Keywords: [ Differential Diagnosis ] [ Automatic Diagnosis ] [ Doctor reasoning ] [ Deep Reinforcement Learning ]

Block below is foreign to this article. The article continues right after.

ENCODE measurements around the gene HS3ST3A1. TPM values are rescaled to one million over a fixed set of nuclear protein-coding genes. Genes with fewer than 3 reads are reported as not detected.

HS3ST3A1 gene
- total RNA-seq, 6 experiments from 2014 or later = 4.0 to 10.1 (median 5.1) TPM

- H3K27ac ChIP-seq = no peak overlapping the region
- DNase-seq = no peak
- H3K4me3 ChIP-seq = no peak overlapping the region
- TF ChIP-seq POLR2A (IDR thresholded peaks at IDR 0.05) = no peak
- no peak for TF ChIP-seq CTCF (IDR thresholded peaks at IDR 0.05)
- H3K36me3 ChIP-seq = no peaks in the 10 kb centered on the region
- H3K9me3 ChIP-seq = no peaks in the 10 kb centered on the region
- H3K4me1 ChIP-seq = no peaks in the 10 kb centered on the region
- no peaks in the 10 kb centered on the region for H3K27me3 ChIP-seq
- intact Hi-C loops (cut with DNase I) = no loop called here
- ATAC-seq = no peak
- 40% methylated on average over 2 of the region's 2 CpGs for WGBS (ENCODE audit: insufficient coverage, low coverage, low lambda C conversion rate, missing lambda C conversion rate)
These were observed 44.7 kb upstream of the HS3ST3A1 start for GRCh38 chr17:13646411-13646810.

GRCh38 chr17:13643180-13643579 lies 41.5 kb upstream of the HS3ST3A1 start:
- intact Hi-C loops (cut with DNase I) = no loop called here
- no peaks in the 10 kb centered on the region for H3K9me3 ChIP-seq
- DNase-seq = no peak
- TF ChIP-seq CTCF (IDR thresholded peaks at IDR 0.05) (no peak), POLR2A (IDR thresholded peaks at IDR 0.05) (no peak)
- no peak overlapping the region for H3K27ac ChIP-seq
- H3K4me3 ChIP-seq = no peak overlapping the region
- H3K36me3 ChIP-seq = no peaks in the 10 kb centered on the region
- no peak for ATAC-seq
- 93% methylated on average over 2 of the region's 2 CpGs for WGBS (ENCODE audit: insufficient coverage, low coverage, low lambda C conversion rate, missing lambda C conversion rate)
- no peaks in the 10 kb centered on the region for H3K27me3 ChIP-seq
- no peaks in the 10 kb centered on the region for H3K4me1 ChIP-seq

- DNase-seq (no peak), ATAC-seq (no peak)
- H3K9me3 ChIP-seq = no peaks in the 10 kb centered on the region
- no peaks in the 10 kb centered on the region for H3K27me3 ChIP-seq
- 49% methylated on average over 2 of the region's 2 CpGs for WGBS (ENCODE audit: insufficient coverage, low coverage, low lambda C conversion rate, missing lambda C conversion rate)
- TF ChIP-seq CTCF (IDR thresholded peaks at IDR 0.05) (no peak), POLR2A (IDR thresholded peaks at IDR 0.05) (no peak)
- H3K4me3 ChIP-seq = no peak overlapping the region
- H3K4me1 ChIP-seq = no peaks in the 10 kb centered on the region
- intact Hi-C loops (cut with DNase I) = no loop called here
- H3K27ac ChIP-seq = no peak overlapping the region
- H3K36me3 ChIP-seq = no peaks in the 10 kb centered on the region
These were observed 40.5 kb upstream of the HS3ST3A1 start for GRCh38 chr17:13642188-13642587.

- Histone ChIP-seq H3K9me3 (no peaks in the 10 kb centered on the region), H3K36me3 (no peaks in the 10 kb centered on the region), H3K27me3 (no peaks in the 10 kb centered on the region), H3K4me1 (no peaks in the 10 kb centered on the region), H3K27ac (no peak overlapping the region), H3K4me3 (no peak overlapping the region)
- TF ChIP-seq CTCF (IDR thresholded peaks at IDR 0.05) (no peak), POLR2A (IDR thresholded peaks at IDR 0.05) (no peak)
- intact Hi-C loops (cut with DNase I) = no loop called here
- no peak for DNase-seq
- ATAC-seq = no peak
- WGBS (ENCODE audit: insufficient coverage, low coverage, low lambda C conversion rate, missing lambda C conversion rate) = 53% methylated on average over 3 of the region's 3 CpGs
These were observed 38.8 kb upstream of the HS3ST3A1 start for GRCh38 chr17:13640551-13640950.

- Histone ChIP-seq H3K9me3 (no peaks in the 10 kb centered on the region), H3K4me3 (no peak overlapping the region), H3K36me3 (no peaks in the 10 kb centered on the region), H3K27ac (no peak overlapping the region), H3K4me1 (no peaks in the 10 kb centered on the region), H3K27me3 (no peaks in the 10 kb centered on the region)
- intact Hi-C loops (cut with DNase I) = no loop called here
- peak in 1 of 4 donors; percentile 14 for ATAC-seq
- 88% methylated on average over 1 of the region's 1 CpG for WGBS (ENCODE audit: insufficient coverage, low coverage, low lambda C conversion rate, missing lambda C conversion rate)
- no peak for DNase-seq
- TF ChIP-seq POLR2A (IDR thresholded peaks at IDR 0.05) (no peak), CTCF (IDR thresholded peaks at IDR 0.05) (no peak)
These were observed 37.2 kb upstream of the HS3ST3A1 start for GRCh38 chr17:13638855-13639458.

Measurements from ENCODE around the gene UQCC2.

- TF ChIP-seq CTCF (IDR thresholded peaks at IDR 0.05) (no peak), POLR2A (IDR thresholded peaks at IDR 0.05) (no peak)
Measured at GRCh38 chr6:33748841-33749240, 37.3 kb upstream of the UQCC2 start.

The automation of the medical evidence acquisition and diagnosis process has recently attracted increasing attention in order to reduce the workload of doctors and democratize access to medical care. However, most works proposed in the machine learning literature focus solely on improving the prediction accuracy of a patient's pathology. We argue that this objective is insufficient to ensure doctors' acceptability of such systems. In their initial interaction with patients, doctors do not only focus on identifying the pathology a patient is suffering from; they instead generate a differential diagnosis (in the form of a short list of plausible diseases) because the medical evidence collected from patients is often insufficient to establish a final diagnosis. Moreover, doctors explicitly explore severe pathologies before potentially ruling them out from the differential, especially in acute care settings. Finally, for doctors to trust a system's recommendations, they need to understand how the gathered evidences led to the predicted diseases. In particular, interactions between a system and a patient need to emulate the reasoning of doctors. We therefore propose to model the evidence acquisition and automatic diagnosis tasks using a deep reinforcement learning framework that considers three essential aspects of a doctor's reasoning, namely generating a differential diagnosis using an exploration-confirmation approach while prioritizing severe pathologies. We propose metrics for evaluating interaction quality based on these three aspects. We show that our approach performs better than existing models while maintaining competitive pathology prediction accuracy.